Saturday, September 21, 2013

A Day at Newberry National Volcanic Monument

Newberry National Volcanic Monument contains one of the hubs of volcanic activity in the area surrounding Bend, OR: Newberry Caldera. This potentially active shield volcano lies just 20 miles South of Bend, has a diameter of about 20 miles, and is thought to have first erupted about 500,000 years ago. The most recent activity dates to about 1,300 years ago when the Big Obsidian Flow erupted.

There are many interesting and informative volcanic sites within the National Monument including the Lava Lands Visitor Center, Lava River Cave and Lava Cast Forest; our focus on this day trip was the Newberry Caldera and the two lakes within the Caldera: Paulina and East Lake, as well as the Big Obsidian Flow.

Our first stop in the Monument was to view Paulina Falls. This falls has been eroding up canyon for decades and is impressive even at the end of summer. Viewing at the top of the falls (shown below) is right by the parking area and you can take a short hike to the bottom of the falls as well.

Next up we stopped at the visitor center just up the road and with the help of the park ranger decided to hike the Paulina Lake Loop counter clockwise. The ranger told us to keep our eyes open for a hot spring on the shore at the North end of the lake. The hike listed as 7.5 miles with elevation ranging from 6,330 to 6,560, but we only clocked 7 miles for the loop.

The trail followed the lake shore, starting out in beautiful mixed confer forest.

We passed by some old Odd Fellows summer cabins.

We also passed a couple of marshes.

For about a half mile the trail joined a road going through Little Crater Campground.
This lovely, no hook up campground had many large, mostly level water front sites!

You can see some RV's camped right on the lake on the left above.
Paulina Peak rises in the background.

The North shore has ancient lava flows at waters edge.

Lava explosion filled with colorful lichens.

We passed an obsidian flow, the shiny, glassy rock catching the sunlight as we passed.

At the NW corner of the lake the trail gained a couple hundred feet to skirt a cinder flow.
Across the lake we had a great view of Paulina Peak and the Big Obsidian Flow on its left.

At the high point of the trail we looked back and saw the hot springs we had forgotten about! We actually saw a person dumping cold water from the lake into the blocked off hot springs area. We didn't feel like going back down the trail, so we'll have to check out the hot spring some other time!

Looking back at the red cinder flow we went over.
The hot spring was at waters edge immediately east of the cinder flow.

Having finished the loop we decided to drive to the top of Paulina Peak. It's a washboardy, four mile, gravel road that leads to spectacular 360 degree views. We hiked to the top years ago and it's a beautiful forested trail that is quite steep.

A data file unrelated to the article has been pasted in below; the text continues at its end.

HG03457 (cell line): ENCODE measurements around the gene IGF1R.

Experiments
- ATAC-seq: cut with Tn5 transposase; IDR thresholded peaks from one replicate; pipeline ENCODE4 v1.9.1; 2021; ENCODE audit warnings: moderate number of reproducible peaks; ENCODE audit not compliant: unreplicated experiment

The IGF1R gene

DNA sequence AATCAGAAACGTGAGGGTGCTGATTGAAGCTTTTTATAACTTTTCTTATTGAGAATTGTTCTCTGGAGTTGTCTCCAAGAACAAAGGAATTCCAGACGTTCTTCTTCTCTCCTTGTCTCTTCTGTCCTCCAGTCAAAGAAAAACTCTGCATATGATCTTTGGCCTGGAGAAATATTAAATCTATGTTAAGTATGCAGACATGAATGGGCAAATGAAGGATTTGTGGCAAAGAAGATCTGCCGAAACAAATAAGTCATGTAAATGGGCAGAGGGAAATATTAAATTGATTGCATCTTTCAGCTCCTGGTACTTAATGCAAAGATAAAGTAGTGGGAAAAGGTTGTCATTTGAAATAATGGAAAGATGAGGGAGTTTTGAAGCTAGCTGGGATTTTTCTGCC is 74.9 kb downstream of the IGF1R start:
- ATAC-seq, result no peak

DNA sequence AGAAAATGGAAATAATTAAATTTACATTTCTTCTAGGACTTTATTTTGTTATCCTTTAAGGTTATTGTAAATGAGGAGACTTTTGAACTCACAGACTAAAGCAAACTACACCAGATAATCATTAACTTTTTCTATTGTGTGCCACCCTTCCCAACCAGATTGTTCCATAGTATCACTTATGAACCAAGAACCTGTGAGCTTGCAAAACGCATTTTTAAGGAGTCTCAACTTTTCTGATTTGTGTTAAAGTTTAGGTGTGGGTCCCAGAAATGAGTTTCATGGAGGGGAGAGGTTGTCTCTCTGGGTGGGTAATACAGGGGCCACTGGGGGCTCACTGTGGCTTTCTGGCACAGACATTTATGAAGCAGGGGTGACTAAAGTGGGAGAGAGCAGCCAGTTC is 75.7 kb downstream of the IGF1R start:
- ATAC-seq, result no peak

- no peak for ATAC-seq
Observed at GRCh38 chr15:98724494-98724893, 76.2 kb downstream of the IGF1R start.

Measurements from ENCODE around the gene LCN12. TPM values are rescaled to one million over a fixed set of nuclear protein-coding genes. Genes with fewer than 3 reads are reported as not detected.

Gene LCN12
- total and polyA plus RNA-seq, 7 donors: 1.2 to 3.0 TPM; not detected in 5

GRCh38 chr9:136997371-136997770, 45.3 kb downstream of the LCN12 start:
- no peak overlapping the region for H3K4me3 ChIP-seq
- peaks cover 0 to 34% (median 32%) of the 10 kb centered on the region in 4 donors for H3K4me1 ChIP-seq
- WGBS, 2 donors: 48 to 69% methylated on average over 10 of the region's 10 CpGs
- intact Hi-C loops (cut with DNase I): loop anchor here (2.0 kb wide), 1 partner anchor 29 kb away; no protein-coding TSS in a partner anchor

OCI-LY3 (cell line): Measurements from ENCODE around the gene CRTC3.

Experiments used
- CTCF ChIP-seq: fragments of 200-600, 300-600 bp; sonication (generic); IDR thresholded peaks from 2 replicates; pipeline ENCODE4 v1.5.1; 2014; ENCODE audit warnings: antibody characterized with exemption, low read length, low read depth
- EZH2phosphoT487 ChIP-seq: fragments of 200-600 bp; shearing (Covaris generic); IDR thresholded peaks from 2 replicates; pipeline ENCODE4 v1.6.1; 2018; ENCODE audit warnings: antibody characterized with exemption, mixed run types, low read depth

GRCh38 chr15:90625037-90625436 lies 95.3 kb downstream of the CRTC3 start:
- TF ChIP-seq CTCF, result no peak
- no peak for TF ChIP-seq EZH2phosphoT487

View of Paulina Lake that we hiked around.
Our viewpoint is on the crater rim, and you can easily see the far edge of the crater beyond Paulina Lake.
You can even see the Three Sisters mountains at the top left of the photo.

Paulina Lake to the left, East Lake at top, Big Obsidian Flow front right,
crater rim beyond East Lake.

A nice view of the sweeping Big Obsidian Flow with the crater rim on the right.

Next we drove a couple miles further into the park to hike the half mile interpretive trail through the Big Obsidian Flow. We've done this trail before but it's so fascinating we had to do it again! This flow is the most recent in the area at about 1,300 hundred years old. It's made up of 90% pumice and 10% obsidian.

The flow stops abruptly against forest and a small lake.

The loop trail takes you right through the massive pumice and obsidian flow.

Pumice is full of air pockets making it very light!

The obsidian is actually glass and catches the light beautifully!

Here you can easily see the dark patches of obsidian mixed with the lighter pumice.

Newberry Caldera has many more trails and someday we hope to camp right on the lake at Little Crater Campground so we can see more of this fascinating National Monument.


  1. We really enjoyed our stay at Little Crater. Had one of the lakefront sites, and it was nice to be able to take a hike right from the campsite.

  2. It is amazing how much volcanic activity there was at one time out west. You see lava everywhere.

    You certainly had a great hike with lots of varying scenery. Those mountain lakes are beautiful. The color doesn't seem real but I know it is. You had an outstanding view:)

    I love the obsidian rock, wonderful shine! It isn't the light weight of the pumice!! Come just the Hans is really that strong!!

  3. We made a stop at the Lava Lands visitor center today and then drove to the top of the Lava Butte Cinder Cone. It was awesome and now we have to go visit Paulina Lake. Looks like a very cool place -thanks for the photos!

  4. The Newberry Caldera looks similar to "The Glass Mountain" near Lava Beds National Park in CA. I would recommend to check it out for it seems you are close to the area. I have a post about it too.
    Those rocks are really amazing. Nature is amazing!

  5. Looks like beautiful country. Your photos of Paulina Lake remind me of Minnesota. What device do you use to track you hiking distance?

    1. We had been using EndoMondo but it was adding mileage to the total so we just switched to RunKeeper. So far we are happy with it.